BodMod

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Doctors who have made the Top Ten Worst Doctors lists: Drs. John R. Brown & Jack Kevorkian​ (police photos).
Others on these lists include: Drs. Christopher Duntsch, Wing-Tai Fung, Larry Nassar & the serial killer Michael Swango.

Dr. Michael Baden wrote the foreword to this riveting true crime tale.
Dr. Michael Baden wrote the foreword to this riveting true crime tale.
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Ward Hall - King of the Sideshow by Tim O'Brien (Casa Flamingo Literary Arts LLC, 2014) chronicles Hall's career and tells of the hard times and the good times and the vital role played by his partner C.M. "Chris" Christ. An interesting topic deals with the decline in the number of sideshows. O'Brien provides three business/economics-related explanations. Contrary to public opinion, political correctness is not to blame. He concludes: "In this world of showbiz impresarios, none have proven themselves to be more successful, enduring or more popular than Ward Hall." An informative read for sideshow buffs.

Tim O'Brien is the author of 13 books, served as senior editor at Entertainment Business for 18 years, and was inducted into the IAAPA (International Association of Amusement Parks and Attractions) Hall of Fame in 2016.

Virginia State Fair
Virginia State Fair

The Most Respected Profession

Vakey Foundation's 2018 survey of 35 nations found that physicians were the most respected professionals. Other surveys have also placed them at the top or close to it.  This positive image is reflected in the numerous movies, TV shows, and novels (especially romance) with physicians as protagonists.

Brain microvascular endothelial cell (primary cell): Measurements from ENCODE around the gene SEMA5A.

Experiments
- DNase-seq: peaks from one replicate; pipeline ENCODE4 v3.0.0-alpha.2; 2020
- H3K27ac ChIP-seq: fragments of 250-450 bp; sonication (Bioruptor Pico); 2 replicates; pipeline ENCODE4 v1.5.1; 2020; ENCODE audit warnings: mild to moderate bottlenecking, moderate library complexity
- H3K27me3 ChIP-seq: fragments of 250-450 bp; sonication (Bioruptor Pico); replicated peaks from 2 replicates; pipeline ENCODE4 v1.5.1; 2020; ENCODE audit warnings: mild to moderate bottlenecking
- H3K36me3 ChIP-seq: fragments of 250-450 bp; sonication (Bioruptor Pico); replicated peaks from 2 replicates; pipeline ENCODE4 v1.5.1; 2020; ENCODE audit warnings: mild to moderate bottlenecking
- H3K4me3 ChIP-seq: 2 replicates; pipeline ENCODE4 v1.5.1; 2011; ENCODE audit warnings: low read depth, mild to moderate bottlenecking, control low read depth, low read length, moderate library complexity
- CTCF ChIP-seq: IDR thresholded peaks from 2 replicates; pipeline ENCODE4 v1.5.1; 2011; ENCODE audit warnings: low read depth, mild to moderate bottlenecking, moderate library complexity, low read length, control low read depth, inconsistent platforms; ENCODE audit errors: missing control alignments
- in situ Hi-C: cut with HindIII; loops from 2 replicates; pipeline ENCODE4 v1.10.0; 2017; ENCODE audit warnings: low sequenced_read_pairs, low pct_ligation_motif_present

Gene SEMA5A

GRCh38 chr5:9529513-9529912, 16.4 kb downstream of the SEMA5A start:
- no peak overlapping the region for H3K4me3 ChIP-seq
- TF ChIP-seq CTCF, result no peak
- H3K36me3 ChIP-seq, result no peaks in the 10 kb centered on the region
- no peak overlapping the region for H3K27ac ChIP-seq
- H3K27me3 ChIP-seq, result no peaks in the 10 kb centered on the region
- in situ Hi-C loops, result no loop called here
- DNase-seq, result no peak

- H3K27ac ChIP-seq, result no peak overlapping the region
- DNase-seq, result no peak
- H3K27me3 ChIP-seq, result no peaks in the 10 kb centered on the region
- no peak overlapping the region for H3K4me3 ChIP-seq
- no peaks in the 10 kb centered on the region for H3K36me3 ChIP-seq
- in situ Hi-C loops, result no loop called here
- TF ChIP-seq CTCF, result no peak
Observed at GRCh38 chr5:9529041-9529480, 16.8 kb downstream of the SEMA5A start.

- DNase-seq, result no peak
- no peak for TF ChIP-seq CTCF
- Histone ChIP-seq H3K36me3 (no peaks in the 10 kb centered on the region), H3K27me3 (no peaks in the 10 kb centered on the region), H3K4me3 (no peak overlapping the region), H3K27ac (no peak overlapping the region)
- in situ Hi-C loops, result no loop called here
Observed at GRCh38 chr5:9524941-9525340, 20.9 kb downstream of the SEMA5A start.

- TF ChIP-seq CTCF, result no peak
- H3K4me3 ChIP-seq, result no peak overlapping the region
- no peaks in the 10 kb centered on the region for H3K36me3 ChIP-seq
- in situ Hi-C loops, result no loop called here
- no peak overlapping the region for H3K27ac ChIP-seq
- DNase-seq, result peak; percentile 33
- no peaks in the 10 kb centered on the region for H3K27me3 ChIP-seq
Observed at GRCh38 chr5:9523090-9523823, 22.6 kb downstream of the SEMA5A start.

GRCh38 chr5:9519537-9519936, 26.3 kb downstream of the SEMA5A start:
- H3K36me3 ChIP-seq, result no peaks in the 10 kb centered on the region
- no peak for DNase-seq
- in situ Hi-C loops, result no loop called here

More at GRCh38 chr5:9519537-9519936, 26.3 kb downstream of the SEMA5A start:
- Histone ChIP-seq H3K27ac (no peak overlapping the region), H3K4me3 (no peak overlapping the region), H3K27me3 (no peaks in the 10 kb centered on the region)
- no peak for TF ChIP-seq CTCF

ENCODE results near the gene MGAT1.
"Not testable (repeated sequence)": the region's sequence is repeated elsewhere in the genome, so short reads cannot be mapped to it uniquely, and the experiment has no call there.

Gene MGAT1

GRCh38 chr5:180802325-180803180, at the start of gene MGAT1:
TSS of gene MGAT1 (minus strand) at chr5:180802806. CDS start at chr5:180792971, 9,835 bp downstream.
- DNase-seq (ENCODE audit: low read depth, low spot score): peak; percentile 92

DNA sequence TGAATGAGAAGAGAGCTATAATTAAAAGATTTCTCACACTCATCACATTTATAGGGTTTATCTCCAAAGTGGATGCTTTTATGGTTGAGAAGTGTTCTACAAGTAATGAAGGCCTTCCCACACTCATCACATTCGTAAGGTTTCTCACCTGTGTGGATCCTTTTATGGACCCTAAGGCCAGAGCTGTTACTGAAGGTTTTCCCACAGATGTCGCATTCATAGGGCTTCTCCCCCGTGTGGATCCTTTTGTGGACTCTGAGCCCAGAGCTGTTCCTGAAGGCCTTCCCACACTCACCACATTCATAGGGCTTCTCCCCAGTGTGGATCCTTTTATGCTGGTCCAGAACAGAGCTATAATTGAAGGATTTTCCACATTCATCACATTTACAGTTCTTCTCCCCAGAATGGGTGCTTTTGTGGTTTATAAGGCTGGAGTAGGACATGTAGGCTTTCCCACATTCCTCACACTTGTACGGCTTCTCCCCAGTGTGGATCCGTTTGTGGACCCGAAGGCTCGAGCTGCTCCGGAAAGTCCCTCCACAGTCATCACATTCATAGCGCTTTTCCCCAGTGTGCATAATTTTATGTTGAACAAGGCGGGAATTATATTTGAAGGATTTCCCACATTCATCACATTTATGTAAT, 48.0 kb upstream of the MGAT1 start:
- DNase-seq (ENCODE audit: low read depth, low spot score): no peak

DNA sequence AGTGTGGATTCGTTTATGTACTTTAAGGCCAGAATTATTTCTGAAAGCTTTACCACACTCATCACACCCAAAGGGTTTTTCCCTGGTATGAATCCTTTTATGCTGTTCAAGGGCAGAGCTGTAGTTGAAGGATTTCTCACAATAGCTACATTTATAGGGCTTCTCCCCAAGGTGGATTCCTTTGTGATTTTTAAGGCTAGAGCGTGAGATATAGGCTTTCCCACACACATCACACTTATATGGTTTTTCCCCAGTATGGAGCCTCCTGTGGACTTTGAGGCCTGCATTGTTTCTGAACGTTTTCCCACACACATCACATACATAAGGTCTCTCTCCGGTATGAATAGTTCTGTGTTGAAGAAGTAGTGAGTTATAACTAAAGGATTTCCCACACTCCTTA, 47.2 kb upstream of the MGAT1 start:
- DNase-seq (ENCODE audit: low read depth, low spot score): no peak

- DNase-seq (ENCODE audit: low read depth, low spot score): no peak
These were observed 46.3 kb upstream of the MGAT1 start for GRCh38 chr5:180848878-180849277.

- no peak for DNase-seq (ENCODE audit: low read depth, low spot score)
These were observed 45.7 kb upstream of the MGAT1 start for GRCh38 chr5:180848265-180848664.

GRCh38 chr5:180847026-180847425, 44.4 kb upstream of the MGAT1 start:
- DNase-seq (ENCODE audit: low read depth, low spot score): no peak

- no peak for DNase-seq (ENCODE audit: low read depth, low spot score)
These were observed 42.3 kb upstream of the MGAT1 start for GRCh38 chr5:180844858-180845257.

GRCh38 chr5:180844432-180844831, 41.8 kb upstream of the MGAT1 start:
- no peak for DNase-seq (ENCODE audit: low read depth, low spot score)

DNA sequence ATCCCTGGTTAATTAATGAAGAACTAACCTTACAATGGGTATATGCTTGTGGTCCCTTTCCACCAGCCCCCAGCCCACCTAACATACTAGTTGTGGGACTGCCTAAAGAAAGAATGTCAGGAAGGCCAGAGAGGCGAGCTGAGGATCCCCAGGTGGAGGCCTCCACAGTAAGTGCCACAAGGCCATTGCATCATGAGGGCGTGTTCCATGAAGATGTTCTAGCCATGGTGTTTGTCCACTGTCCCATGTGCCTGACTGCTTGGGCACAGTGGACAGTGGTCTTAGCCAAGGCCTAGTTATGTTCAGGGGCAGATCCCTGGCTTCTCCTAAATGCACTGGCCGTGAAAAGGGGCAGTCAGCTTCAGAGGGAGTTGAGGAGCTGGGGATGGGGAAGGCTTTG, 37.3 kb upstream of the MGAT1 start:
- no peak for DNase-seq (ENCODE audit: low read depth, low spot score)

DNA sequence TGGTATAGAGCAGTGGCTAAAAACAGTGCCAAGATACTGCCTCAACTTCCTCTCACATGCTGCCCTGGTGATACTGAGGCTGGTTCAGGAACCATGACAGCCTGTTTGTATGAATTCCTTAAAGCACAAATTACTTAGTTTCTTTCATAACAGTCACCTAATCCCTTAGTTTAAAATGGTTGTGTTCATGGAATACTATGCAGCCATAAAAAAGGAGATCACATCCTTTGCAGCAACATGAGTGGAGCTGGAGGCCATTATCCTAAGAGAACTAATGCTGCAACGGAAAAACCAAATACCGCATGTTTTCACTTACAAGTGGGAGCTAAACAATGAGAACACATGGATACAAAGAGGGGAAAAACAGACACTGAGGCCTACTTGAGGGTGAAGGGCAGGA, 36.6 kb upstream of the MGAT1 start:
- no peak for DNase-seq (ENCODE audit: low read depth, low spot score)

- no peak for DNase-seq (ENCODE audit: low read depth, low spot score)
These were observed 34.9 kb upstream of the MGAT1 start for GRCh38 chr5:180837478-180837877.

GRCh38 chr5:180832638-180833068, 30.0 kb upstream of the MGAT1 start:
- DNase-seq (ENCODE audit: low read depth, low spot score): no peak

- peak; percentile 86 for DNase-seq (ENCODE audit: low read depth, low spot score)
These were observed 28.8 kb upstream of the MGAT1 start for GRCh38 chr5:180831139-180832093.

Becoming a physician requires intelligence, common sense, years of study, and a strong work ethic. Many are motivated by a desire to help others and make a difference. My family remembers our general practitioner, the late Dr. Helen Louise (Pierson) Graves Chambers of Columbus, Ohio. She was active in civic organizations and dedicated to the welfare of her patients. One evening, she made a surprise house call to our home because she was concerned about my gravely ill mother. It deeply touched us.

Physicians and the medical establishment have also their critics, a major concern involving deaths attributed to malpractice. A 2016 John Hopkins longitudinal study concluded that over 250,000 people die annually in the U.S. from medical errors and malfeasance, listing it as the third largest cause of death after heart disease and cancer. (STAT analysis projects that COVID-19 takes third place in 2020.) Several articles have presented evidence that problems in reporting and research design (along with fake claims) have inflated the deaths attributed to medical errors, while a few maintain that the actual figure is more than 450,000. Of course, incompetent and corrupt health care providers exist - "bad apples" surface in all professions, including the clergy and law enforcement. Rowena Kleidernhorst Kolbre concluded in the essay "Don't Judge All by One" that those who castigate a group for the actions of a few often are driven by vested interests or are promoting a social or political agenda. T.S. Clarke and others have expressed similar views.

True Crime Books - the Medical Profession
Bad Medicine: Catching New York's Deadliest Pill Pusher
by Charlotte Bismuth - the case against Dr. Stan Li, a respected anesthesiologist who ran a corrupt pain-management clinic on weekends out of a basement in Queens.
Behind the Murder Curtain: Special Agent Bruce Sackman Hunts Doctors and Nurses Who Kill Our Veterans
 by Bruce Sackman, Michael Vecchione and Jerry Schmetterer - an account of catching four serial killers.
Blind Eye: The Terrifying Story of a Doctor Who Got Away with Murder by James B. Stewart - the crimes of serial killer Michael Swango.
Blood and Money: The True Story of Murder, Passion, and Power by Thomas Thompson - winner of the 1977 Edgar Award for nonfiction, about Dr. John Hill.